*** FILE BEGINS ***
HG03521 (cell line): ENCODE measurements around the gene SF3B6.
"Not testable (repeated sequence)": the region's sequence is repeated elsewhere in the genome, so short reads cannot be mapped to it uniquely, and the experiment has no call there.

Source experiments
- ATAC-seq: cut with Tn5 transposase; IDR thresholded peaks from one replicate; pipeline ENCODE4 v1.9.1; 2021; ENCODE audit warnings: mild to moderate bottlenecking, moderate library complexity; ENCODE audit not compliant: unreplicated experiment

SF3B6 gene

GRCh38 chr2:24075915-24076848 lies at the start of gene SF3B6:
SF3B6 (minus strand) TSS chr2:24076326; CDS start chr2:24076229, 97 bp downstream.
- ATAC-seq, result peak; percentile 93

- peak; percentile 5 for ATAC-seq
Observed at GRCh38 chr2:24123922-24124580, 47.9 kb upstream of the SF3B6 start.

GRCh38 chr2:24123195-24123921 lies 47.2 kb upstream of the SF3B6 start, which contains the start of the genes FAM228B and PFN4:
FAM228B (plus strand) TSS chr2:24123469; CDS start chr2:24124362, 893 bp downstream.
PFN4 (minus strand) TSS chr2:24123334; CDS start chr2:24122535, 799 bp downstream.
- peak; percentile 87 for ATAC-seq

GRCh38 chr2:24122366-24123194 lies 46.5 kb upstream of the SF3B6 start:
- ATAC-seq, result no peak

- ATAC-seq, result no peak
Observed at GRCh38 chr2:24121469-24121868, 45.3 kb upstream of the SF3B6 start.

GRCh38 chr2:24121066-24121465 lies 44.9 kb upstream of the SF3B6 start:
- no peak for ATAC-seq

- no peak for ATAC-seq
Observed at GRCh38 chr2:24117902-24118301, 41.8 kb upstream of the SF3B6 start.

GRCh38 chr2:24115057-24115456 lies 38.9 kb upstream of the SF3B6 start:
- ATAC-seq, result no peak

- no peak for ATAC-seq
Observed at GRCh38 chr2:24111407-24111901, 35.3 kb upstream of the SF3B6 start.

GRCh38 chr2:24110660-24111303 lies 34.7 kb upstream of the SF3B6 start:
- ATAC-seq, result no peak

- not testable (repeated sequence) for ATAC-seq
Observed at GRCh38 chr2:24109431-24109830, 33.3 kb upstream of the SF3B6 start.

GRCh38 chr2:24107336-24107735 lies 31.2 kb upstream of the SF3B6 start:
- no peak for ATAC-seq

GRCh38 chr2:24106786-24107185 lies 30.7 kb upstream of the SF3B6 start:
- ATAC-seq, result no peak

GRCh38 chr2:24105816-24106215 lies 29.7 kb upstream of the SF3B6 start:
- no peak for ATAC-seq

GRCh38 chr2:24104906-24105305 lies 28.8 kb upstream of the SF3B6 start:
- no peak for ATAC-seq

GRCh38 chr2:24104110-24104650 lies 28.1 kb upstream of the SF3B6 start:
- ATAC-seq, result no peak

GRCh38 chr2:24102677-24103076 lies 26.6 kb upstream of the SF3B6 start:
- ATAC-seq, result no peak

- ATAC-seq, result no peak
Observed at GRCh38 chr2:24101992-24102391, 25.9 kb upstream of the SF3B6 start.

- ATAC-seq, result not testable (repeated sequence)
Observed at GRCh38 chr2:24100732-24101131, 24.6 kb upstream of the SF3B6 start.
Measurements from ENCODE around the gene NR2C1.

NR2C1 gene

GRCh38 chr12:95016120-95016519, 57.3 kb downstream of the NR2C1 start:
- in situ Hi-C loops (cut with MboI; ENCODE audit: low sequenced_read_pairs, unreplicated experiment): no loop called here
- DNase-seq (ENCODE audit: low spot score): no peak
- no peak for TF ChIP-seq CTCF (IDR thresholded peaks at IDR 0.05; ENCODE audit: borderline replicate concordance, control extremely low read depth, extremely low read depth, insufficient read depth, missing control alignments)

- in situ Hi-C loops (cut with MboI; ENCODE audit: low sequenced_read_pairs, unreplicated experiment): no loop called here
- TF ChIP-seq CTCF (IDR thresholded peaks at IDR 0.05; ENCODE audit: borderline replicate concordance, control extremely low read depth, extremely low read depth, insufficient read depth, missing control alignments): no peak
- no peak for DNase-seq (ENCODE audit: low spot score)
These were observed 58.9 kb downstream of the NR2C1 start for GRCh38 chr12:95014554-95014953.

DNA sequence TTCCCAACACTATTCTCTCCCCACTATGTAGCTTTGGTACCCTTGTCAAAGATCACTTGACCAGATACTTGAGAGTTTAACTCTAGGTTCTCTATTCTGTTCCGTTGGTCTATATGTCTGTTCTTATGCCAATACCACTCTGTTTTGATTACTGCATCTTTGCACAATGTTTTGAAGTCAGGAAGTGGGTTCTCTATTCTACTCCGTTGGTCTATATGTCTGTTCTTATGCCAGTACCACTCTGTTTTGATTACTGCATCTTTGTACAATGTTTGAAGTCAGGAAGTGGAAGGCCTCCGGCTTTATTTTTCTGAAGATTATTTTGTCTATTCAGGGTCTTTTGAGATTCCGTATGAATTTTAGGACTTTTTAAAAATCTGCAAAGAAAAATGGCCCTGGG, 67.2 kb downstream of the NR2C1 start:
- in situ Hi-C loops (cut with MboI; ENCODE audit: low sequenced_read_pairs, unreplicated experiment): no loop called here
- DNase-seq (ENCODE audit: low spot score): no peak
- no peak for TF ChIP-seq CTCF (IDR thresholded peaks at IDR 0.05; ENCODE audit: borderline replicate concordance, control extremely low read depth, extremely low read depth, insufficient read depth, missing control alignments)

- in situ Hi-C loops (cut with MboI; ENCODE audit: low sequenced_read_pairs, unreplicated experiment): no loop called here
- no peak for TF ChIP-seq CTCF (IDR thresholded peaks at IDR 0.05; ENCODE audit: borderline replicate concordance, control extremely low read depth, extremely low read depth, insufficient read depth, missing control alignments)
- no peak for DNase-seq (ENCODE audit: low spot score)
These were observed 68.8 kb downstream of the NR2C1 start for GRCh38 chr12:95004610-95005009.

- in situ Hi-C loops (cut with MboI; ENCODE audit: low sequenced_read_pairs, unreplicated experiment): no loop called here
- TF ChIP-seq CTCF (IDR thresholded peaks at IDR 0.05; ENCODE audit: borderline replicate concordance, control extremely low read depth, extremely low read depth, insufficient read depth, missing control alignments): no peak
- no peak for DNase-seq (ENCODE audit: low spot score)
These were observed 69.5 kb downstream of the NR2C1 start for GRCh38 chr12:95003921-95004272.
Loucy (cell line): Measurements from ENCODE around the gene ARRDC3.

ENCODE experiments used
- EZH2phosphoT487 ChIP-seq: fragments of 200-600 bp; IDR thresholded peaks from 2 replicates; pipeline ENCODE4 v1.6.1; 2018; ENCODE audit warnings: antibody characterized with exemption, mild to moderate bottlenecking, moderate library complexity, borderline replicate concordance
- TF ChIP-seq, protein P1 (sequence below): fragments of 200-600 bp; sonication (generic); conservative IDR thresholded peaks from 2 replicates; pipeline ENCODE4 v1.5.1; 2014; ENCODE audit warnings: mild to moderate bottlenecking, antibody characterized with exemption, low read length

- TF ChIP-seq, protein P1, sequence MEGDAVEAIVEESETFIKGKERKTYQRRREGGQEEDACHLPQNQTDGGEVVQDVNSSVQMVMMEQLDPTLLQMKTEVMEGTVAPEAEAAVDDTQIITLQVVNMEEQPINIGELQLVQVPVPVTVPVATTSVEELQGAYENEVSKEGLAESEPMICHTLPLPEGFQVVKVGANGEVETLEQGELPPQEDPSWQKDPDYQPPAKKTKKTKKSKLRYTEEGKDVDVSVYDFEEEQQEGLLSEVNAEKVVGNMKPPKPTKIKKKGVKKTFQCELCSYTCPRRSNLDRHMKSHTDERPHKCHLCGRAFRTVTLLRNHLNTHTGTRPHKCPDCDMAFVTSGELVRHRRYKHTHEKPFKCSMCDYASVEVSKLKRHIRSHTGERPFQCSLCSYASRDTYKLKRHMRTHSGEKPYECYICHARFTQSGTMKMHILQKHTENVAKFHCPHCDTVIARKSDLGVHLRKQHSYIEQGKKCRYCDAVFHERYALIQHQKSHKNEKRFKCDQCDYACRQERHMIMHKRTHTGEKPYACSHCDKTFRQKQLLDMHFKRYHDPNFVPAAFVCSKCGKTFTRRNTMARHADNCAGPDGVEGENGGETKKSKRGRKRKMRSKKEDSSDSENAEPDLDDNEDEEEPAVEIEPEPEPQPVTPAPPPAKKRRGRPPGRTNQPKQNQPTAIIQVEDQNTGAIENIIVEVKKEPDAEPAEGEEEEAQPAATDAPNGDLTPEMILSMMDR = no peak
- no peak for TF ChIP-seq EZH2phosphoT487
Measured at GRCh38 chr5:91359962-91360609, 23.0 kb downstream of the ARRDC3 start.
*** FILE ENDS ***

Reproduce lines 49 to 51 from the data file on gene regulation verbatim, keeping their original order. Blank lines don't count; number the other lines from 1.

GRCh38 chr12:95016120-95016519, 57.3 kb downstream of the NR2C1 start:
- in situ Hi-C loops (cut with MboI; ENCODE audit: low sequenced_read_pairs, unreplicated experiment): no loop called here
- DNase-seq (ENCODE audit: low spot score): no peak